Sixty-seven of the dead were members of law enforcement agencies, said the commission member, a local legislator, who requested anonymity.
The regional branch of Russia's Federal Security Service received information about the movements of an armed group in cars about 30 minutes before the start of attacks late Monday night, ITAR-Tass quoted the deputy of the regional FSB branch, Andrei Konin, as saying.
"But we did not expect such an extent — simultaneous attacks on 15 sites," Konin was quoted as saying.
An Ingush policeman who identified himself only by his first name, Musa, said that the attacks appeared to be timed around the changing of the guard at the Kavkaz checkpoint, the biggest army and police checkpoint on the main highway between Chechnya and Ingushetia, shortly before midnight Monday.
Many soldiers were killed in ambushes, while police and other law enforcement officials were shot and killed after being called to work after an official alert was issued, Musa said. The officials were stopped at checkpoints set up by the gunmen, who checked their identification papers. He said the gunmen disarmed and tied up some traffic policemen but spared their lives.
In a lightning visit to Ingushetia on Tuesday, Russian President Vladimir Putin said a regiment of Interior Ministry forces would be stationed permanently there, raising the Kremlin's troop commitment to the troubled Caucasus region.
The coordinated assaults by heavily armed fighters on police and border guards facilities in the main Ingush city of Nazran and several smaller settlements was a graphic demonstration of Russian forces' vulnerability to guerrilla fighters. Ingush police said that many of their number were killed in along the road as militants stopped official cars at checkpoints and inspected identification papers.
For the approximately four hours that the fighting raged, the militants — whom Ingush police estimated to number up to 200 — controlled police checkpoints along much of the 35-mile Ingush stretch of the Trans-Caucasus highway, the main route used by the Russian military in the region.
Thousands of Russian troops streamed into Ingushetia Tuesday to search for the attackers, who were believed to have escaped into the thick woods along the Chechen border, over the mountains into Georgia, or back to their hometowns in Ingushetia itself. Musa, the Ingush policemen, said that most of the attackers were believed to be Ingush, not Chechen.
Putin, meeting with Ingush President Murat Zyazikov, said the search for the attackers must go on "as long as necessary."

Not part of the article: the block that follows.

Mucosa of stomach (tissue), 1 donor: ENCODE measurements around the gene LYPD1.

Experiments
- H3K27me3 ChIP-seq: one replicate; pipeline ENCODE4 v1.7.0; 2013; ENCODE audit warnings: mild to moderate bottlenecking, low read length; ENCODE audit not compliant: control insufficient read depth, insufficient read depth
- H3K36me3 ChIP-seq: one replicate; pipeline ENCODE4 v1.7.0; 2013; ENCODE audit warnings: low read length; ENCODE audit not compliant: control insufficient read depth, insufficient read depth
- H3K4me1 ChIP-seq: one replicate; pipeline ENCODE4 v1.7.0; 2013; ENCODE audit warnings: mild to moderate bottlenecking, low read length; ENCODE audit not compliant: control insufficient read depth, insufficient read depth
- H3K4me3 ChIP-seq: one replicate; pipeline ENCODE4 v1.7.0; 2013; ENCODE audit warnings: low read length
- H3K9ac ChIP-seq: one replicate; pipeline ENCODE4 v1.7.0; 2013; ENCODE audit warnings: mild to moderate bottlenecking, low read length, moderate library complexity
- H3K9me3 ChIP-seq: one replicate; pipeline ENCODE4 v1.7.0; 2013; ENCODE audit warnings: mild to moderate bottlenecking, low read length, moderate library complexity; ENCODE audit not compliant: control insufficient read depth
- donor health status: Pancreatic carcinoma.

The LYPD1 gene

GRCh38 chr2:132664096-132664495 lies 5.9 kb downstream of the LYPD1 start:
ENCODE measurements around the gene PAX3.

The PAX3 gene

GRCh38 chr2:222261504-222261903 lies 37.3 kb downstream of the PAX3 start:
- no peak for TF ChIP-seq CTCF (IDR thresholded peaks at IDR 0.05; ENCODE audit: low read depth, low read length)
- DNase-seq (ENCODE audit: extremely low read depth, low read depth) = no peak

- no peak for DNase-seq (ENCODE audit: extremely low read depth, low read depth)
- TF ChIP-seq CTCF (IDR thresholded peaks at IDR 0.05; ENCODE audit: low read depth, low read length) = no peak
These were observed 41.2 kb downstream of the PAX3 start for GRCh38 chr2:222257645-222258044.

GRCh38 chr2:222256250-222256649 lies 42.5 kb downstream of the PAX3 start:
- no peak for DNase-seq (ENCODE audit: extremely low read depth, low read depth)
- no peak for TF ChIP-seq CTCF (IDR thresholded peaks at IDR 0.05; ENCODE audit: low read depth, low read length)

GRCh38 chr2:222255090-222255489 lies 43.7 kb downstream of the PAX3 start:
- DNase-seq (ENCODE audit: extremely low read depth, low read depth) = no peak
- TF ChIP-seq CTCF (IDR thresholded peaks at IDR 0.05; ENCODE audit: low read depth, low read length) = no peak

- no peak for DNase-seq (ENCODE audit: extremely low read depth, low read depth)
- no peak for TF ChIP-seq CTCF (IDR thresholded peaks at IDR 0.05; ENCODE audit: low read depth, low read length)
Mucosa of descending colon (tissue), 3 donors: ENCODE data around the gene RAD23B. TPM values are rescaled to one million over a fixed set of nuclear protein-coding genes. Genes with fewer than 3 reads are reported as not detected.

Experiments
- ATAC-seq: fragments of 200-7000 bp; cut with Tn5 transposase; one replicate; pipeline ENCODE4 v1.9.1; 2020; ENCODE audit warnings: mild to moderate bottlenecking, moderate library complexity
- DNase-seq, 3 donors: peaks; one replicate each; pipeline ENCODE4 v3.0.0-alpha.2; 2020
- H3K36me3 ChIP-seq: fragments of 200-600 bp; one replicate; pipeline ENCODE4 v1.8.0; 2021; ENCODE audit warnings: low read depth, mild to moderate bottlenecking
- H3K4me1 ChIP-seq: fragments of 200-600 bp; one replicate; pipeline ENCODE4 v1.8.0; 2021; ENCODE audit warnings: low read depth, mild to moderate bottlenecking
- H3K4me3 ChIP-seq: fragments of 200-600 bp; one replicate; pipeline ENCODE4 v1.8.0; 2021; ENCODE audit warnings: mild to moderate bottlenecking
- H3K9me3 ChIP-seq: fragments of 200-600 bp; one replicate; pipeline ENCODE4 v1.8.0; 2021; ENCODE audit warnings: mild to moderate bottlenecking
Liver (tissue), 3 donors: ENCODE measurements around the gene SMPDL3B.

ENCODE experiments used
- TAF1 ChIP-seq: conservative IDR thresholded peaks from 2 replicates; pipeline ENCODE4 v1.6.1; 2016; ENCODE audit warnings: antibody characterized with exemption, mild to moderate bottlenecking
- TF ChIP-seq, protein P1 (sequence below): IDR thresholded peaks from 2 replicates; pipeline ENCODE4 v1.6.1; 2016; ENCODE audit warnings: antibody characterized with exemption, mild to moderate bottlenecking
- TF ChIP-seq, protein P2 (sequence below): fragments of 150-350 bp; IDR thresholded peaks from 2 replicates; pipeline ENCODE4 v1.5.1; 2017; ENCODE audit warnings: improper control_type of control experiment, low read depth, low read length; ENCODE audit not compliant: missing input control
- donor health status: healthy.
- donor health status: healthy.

"It's a new attempt, not the first one, to intimidate the Ingush, intimidate the leadership of the republic, and destabilize the situation in the south of Russia," Putin was quoted as saying by the Interfax news agency.
Five alleged attackers were detained, Ingush Interior Ministry spokesman Yakhya Khadziyev said. Two of the suspects were wounded.
Chechen Interior Minister Alu Alkhanov, the Kremlin's candidate to replace slain Chechen President Akhmad Kadyrov, said that the attacks had been led by an Ingushetia-based rebel leader, Magomed Yevloyev, Interfax said. His deputy, Ruslan Alkhanov, told Interfax that Yevloyev was a leader of the extremist Wahhabi Islamic group.
The brazen assaults raised new doubts about the Kremlin's strategy in Chechnya. Unable to defeat the rebels and refusing to negotiate with them, the Kremlin instead has banked on restoring stability through civil measures, includingand promising the republic a substantial amount of autonomy.
Kremlin-backed Chechen presidentin May, and Aslan Maskhadov, Chechnya's former separatist president, said last week that the rebels were preparing new offensives.
Maj. Gen. Ilya Shabalkin, spokesman for the Russian forces in Chechnya, accused Chechen rebels of planning the attacks, but said the raids were carried out by fighters recruited from both Chechnya and Ingushetia, the Interfax-Military News Agency reported.
Although the Chechen war occasionally spilled into Ingushetia, the republic has remained comparatively stable, and a significant recruitment of Ingush fighters could foretell a wide spread of the war beyond Chechnya.
"The attacks were clearly saber rattling, aimed to demonstrate the rebels' effectiveness to attract funding from foreign terrorist networks," Shabalkin was quoted as saying.
Although Chechnya is a largely Muslim region in overwhelmingly Christian Russia, the first of Chechnya's two wars was an essentially secular conflict. After Russian troops pulled out when Chechen rebels fought them to a standstill, the separatists increasingly took on a specifically Islamic mantle.
Flags flew at half-staff and all entertainment programs in Ingushetia were canceled from Wednesday through Friday to mark the official mourning period.